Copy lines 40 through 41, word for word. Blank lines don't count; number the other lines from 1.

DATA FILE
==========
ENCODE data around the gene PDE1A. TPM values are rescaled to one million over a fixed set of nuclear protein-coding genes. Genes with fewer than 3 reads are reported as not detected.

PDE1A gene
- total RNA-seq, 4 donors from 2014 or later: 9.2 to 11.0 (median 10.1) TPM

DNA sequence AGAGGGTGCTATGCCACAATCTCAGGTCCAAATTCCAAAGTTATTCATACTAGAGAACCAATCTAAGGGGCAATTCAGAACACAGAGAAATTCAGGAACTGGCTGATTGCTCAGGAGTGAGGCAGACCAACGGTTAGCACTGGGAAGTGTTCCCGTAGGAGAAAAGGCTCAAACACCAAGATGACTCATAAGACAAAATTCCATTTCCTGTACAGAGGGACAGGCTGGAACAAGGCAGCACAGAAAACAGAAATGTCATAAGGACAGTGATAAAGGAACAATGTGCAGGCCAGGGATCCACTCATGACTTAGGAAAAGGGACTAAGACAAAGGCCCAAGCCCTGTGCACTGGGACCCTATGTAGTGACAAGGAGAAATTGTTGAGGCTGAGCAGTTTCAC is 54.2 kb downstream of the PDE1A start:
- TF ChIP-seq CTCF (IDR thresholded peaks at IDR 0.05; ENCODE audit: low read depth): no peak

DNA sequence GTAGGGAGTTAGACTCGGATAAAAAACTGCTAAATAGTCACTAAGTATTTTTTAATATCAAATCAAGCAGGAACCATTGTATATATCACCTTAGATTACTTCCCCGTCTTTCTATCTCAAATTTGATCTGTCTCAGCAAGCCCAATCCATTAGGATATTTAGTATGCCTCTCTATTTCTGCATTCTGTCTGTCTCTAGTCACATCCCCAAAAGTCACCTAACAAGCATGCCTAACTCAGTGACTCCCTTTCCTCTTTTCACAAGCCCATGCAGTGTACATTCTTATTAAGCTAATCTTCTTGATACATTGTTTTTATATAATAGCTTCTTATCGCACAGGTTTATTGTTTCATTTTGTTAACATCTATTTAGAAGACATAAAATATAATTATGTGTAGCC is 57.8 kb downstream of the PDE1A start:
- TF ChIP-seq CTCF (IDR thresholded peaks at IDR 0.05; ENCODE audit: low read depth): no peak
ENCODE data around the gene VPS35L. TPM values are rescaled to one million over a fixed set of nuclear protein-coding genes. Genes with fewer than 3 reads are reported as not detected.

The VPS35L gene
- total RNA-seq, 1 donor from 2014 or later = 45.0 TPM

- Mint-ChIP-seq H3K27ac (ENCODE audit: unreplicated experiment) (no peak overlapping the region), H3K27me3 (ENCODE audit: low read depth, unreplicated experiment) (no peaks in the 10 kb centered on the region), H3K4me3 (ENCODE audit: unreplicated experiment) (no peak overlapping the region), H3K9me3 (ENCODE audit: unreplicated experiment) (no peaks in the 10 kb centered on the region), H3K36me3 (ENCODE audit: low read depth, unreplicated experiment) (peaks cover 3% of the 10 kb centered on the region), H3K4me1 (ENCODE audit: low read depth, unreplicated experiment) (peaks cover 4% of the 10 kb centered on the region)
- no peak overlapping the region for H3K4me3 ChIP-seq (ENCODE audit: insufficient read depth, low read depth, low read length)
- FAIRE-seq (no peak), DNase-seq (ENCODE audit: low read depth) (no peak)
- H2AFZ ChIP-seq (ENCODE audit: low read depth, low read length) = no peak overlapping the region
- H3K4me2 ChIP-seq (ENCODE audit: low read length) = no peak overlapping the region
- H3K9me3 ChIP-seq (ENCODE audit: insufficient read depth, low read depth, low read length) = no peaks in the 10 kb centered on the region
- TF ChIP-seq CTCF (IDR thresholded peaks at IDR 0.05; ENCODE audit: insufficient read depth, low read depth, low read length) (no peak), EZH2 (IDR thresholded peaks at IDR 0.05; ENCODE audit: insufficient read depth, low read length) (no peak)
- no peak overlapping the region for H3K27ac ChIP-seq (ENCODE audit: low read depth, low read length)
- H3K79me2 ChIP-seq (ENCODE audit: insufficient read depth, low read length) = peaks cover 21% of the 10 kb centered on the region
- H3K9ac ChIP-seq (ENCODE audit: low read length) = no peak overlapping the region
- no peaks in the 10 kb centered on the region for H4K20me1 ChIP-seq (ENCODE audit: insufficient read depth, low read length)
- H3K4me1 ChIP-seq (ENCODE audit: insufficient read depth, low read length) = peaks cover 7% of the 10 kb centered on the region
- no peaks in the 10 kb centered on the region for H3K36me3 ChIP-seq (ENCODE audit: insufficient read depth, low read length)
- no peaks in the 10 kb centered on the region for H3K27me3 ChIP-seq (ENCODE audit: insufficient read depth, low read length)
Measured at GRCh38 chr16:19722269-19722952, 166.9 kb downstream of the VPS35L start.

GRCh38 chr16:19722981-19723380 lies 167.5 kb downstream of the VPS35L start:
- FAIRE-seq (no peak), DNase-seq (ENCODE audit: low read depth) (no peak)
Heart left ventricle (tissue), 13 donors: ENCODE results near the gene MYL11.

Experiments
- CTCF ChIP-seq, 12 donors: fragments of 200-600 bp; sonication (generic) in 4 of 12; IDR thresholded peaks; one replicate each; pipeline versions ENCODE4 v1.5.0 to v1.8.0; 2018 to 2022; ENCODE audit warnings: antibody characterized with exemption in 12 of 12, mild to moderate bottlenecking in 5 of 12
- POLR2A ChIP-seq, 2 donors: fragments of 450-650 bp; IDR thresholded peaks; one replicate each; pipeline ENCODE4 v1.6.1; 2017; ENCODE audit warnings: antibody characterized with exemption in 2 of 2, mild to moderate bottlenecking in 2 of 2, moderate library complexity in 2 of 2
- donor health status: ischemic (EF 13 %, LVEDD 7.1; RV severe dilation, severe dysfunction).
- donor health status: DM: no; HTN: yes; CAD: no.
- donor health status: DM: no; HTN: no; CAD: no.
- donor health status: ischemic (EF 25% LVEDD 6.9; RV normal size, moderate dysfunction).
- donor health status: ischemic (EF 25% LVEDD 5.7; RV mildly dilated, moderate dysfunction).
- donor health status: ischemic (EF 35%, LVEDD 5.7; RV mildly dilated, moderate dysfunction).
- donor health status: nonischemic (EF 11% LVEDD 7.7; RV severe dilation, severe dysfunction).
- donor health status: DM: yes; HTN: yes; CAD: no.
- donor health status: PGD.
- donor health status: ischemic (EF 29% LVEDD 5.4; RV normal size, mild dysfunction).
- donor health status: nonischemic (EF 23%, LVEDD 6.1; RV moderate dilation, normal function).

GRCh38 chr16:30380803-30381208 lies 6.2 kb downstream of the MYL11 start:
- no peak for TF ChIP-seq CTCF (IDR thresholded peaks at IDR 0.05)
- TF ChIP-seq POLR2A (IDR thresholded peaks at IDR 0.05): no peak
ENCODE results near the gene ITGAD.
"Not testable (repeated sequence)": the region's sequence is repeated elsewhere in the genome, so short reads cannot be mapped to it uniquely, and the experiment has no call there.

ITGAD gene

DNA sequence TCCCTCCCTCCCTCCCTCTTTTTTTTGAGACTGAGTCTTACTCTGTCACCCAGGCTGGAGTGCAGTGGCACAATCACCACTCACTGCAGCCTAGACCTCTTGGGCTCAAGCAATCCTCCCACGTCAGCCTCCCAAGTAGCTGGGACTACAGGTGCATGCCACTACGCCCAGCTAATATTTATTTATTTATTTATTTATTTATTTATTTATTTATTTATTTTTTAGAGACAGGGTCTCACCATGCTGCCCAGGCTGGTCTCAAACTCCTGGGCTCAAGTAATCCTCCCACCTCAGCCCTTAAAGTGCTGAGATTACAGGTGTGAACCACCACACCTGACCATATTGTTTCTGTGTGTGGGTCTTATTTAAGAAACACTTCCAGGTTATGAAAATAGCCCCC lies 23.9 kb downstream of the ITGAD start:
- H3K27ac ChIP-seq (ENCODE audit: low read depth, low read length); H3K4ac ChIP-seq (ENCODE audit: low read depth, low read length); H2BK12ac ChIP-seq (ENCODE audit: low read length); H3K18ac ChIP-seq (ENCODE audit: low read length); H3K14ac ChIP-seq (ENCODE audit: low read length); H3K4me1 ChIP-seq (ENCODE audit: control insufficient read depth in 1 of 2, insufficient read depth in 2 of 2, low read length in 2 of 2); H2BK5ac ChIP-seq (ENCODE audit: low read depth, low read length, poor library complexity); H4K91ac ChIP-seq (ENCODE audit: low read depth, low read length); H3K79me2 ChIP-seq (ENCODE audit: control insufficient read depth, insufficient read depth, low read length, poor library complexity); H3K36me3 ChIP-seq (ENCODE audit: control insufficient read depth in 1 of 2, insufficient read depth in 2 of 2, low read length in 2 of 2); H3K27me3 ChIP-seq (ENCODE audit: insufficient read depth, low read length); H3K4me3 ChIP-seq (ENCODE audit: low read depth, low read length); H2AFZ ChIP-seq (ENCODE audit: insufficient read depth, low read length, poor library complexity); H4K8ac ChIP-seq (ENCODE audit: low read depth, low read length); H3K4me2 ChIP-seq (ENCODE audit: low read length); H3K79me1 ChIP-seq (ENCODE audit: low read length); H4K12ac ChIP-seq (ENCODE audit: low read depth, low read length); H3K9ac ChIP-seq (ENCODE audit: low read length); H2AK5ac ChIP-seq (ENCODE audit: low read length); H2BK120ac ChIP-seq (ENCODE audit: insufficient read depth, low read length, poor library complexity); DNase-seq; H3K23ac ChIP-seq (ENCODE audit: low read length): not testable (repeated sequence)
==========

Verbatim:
- donor health status: PGD.
- donor health status: ischemic (EF 29% LVEDD 5.4; RV normal size, mild dysfunction).